I finally got fed up, and got a PowerBook G4 in the fall 2005. And I haven’t looked back.

    In mid-2010, I got a fresh MacBook Pro, configured to the hilt. Just a few weeks ago I put in a new battery, a fresh SSD, and the latest copy of macOS. I’m typing on it now. Apart from a few light scuffs on the bottom cover, it looks like I unpacked it earlier today. Some websites can make the fan get busy, so I don’t stay on those websites for very long. There are benefits to using the old hardware. Oh yes.

    A few months after I got that mid-2010 MBP, I get a “special offer” in the mail, for the Lenovo ThinkPad T420 (4170CTO, if I must). After some configuring, I was able to make the spec sheet look very close to the MPB, and I did need a traveling Linux system. Plus that offer really was special. So I took the bait. Worst. Computing. Purchase. Ever!

    The keyboard flexes when you press a key, and generally feels beyond cheap. My A500 keyboard is *way* better. The disk I/O is slow (yes I’ve replaced the disk, obviously, since it originally only came with the 5400RPM asthmatics). Display is … I’m trying to remember — does it have a display? If you use the nVidia graphics (ah yes, it must have a display), you’ll be lucky to get 30 minutes out of the battery. Oh, and the CPU cooling is so terrible, the CPU constantly gets throttled back on performance due to overheating.
    It’s been idling on Linux without X, sitting in a corner, in case I ever need to … I don’t know, transfer some floppy images over serial cable to my Amiga 500. At least it has a battery, so it doesn’t require a power backup system. A former co-worker enlightened me to the term “sTinkPad,” and in this case it is *very* appropriate. I must say, if someone had forced me to run an insult (Windows) on top of this injury, I would have maimed myself a long time ago. On purpose. Multiple times.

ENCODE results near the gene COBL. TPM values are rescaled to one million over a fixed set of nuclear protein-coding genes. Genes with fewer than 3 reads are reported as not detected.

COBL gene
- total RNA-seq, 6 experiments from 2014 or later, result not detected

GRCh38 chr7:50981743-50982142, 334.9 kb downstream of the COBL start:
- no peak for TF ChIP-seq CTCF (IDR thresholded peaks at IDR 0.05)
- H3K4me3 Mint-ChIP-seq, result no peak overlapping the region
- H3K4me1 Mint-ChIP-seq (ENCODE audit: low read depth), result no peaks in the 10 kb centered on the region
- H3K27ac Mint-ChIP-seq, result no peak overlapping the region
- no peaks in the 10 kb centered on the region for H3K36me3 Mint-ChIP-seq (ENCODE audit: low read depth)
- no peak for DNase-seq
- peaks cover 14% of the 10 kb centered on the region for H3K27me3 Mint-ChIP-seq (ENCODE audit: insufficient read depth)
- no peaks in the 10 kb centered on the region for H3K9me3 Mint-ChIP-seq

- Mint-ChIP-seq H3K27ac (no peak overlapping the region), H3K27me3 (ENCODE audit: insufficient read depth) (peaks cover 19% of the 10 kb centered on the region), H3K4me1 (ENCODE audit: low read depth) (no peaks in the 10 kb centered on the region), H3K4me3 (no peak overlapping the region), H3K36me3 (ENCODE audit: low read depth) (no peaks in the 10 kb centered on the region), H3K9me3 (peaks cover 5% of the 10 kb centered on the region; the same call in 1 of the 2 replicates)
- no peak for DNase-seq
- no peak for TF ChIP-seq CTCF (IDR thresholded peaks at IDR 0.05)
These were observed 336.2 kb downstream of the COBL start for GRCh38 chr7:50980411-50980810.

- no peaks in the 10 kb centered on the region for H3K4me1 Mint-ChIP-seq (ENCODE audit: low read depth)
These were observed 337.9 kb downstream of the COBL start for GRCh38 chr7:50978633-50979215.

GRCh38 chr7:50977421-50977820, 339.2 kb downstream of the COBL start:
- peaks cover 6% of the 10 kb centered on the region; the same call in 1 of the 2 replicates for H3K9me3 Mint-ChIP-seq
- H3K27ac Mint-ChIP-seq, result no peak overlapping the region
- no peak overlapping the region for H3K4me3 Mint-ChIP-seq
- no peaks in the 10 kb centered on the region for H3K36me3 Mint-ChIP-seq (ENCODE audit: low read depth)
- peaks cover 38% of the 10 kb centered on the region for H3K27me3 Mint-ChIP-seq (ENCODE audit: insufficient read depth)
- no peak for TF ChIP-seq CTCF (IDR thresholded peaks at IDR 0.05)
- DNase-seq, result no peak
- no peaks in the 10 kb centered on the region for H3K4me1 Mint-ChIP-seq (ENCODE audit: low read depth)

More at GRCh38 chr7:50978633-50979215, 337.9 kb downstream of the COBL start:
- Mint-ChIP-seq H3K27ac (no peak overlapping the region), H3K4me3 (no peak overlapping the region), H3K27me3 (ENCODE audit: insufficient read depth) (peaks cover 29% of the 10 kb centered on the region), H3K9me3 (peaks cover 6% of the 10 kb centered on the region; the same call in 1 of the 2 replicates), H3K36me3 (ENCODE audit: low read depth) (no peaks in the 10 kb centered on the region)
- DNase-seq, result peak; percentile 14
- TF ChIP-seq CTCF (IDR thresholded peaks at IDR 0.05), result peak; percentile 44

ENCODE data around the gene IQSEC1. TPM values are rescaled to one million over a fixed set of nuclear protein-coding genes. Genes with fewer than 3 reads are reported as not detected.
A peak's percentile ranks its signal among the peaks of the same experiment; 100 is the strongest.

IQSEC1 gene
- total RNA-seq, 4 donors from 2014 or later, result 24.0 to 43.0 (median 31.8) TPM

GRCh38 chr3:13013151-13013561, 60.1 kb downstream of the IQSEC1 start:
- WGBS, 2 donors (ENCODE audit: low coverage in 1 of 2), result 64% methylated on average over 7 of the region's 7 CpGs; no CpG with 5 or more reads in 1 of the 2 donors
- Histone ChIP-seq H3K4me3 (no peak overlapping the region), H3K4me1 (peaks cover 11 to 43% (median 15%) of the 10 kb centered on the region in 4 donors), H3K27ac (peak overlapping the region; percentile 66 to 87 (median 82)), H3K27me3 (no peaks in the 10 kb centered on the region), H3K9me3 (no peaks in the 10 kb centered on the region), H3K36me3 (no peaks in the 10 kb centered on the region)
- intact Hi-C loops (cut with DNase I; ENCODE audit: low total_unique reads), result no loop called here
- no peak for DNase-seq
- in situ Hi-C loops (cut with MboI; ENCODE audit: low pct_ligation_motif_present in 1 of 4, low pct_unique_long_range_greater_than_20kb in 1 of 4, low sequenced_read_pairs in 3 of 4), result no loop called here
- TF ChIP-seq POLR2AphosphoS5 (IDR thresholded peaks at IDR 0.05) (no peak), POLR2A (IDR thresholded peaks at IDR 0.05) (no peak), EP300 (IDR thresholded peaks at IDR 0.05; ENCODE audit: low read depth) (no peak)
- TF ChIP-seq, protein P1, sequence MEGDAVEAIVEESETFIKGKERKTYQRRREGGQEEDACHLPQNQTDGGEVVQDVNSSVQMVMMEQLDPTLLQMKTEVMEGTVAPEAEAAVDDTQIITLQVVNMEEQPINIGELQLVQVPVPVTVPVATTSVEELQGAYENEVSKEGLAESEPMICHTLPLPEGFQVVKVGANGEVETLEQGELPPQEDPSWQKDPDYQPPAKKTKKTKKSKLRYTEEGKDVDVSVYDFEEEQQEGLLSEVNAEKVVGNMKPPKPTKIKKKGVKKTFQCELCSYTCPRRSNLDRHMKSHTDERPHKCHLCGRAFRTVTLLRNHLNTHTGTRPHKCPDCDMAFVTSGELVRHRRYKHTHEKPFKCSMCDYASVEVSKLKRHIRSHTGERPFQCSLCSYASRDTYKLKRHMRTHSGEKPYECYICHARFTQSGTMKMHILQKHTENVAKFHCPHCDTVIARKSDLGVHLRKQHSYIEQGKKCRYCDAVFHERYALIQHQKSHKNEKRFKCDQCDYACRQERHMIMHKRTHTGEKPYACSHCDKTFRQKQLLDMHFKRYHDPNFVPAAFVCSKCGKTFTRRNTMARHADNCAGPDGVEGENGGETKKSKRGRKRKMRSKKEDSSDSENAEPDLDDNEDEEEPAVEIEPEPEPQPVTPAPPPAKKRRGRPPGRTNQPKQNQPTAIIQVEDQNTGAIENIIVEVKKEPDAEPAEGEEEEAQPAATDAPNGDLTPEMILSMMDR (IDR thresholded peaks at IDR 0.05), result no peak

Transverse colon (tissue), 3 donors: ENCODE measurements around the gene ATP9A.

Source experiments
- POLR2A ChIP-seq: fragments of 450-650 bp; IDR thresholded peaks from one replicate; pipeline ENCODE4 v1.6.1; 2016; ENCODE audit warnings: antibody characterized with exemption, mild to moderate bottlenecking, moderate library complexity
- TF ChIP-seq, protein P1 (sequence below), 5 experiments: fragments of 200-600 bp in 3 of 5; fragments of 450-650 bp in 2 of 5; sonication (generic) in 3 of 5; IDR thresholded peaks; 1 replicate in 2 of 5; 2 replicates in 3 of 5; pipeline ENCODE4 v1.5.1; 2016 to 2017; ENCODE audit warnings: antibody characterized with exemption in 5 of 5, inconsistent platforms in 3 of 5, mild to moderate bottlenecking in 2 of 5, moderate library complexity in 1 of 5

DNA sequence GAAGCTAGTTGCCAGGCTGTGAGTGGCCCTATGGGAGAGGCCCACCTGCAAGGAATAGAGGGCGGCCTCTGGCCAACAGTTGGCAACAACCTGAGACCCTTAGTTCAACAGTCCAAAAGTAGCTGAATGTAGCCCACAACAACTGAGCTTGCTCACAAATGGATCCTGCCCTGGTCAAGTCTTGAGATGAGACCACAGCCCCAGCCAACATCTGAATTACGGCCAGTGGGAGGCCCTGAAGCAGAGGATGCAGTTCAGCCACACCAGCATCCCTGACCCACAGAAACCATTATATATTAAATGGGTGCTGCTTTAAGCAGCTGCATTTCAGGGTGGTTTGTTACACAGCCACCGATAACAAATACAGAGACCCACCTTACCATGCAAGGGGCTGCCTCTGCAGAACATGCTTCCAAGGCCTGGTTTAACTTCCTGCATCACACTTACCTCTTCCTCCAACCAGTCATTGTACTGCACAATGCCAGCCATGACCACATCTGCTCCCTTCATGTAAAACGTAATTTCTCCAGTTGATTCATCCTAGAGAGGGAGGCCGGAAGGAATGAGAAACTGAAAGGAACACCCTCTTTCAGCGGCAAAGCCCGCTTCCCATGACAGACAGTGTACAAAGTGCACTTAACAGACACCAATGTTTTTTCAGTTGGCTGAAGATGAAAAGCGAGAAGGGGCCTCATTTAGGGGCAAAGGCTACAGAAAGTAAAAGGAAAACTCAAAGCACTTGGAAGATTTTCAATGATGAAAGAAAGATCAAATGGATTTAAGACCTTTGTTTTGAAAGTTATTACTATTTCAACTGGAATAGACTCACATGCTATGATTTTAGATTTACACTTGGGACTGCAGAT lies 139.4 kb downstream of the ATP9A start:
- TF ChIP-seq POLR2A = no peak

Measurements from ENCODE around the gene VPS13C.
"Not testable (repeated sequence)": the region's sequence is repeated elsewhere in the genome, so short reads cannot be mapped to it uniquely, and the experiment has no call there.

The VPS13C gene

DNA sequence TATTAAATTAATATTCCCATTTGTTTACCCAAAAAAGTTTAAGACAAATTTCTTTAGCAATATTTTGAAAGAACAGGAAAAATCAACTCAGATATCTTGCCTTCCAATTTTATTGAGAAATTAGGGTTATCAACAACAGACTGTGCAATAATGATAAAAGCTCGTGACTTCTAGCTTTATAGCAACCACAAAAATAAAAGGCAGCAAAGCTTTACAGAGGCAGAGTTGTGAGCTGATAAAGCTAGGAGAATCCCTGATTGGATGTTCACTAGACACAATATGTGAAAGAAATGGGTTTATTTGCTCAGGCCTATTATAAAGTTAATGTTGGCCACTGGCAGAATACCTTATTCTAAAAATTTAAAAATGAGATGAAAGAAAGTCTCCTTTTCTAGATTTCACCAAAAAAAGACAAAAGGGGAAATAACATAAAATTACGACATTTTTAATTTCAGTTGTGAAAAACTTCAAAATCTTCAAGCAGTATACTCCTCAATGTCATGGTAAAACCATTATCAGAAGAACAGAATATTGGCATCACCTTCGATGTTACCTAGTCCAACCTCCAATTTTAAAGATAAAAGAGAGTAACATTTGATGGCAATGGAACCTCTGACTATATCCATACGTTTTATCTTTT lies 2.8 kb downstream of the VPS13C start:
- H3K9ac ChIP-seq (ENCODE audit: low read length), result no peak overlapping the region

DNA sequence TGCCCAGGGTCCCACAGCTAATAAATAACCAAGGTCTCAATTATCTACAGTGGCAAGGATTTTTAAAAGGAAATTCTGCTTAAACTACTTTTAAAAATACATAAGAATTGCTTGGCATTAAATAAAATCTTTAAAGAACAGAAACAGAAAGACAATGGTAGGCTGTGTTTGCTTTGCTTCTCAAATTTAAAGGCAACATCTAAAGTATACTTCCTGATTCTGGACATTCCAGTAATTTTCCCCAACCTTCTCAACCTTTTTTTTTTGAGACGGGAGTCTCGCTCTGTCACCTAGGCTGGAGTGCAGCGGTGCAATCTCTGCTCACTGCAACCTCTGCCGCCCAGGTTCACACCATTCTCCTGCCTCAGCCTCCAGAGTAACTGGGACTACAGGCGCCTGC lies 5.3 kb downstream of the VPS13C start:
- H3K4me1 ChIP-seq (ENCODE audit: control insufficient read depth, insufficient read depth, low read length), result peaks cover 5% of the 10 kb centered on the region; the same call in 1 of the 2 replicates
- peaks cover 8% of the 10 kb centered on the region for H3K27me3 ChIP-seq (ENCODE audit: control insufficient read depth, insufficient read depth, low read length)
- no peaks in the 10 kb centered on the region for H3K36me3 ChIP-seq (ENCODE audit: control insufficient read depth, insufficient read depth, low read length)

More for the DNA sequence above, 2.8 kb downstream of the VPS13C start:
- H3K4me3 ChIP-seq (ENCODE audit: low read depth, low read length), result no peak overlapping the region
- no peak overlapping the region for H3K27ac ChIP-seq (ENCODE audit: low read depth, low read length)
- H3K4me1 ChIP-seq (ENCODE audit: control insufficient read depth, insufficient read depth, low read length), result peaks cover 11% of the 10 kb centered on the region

A friend of mine recently got one of those yoga pants Lenovos, and he likes it very much, Windows 10 and all. For those of us who don’t swap them out every six months to match our outfits, computers are tools. And as such, different ones fit different purposes. I’m actually glad you like your pair of Lenovos, because I think it’s good to have a choice, even if it’s manufactured in China. For contrast, try to get a non-black interior in a sub-$50k car with a manual, and you’ll see what I mean. Yes, Mazda does offer it. Does anyone else? Is it a vehicle I would *want* to own?

    Anyway, I would be shocked if Lenovo had continued making sTinkPads like the one I have, and remained in business. So I think it’s good that my friend likes his Lenovo, and that you like yours. I just wish I could like mine even a little.

    Apologies for the long post.

  15. Rod Jones

    I bought a Lenovo V570 Ideapad back in 2011 and it has been indestructible. Once I was up in the attic with it troubleshooting a connectivity problem when on the way down I dropped it from eight feet off the floor. I was amazed when it started right up again with no ill effects. I doubt that a Apple, Sony, Dell, or Toshiba would have survived a fall like that unscathed.

  16. James

    How far back do you want to go? American companies have been getting rich off IBM’s missteps for 35 years. You could say that IBM should not have signed contracts with Microsoft and Intel, but then the money would just have gone to Apple and Motorola, instead.

    History repeats itself in echoes, and there was a moment–which this post (and the comments!) have captured very well–when IBM had (a) a viable microprocessor and (b) a viable computer product–the PowerPC chip and the ThinkPad. (No more PCjr, PS/2, or PS/1 crap!) But the component was never part of the whole–the ThinkPad used an x86 chip, made by Intel, using Intel IP. Apple owns their OS (and some of their chips).

    A world in which IBM tried to be an OEM, rather than an integrated computing company, would have been interesting–where IBM could devote its resources to producing better keyboards and better laptops, rather than better AS/400s. Maybe IBM would have ended up more like Samsung than Accenture?

  17. zzrist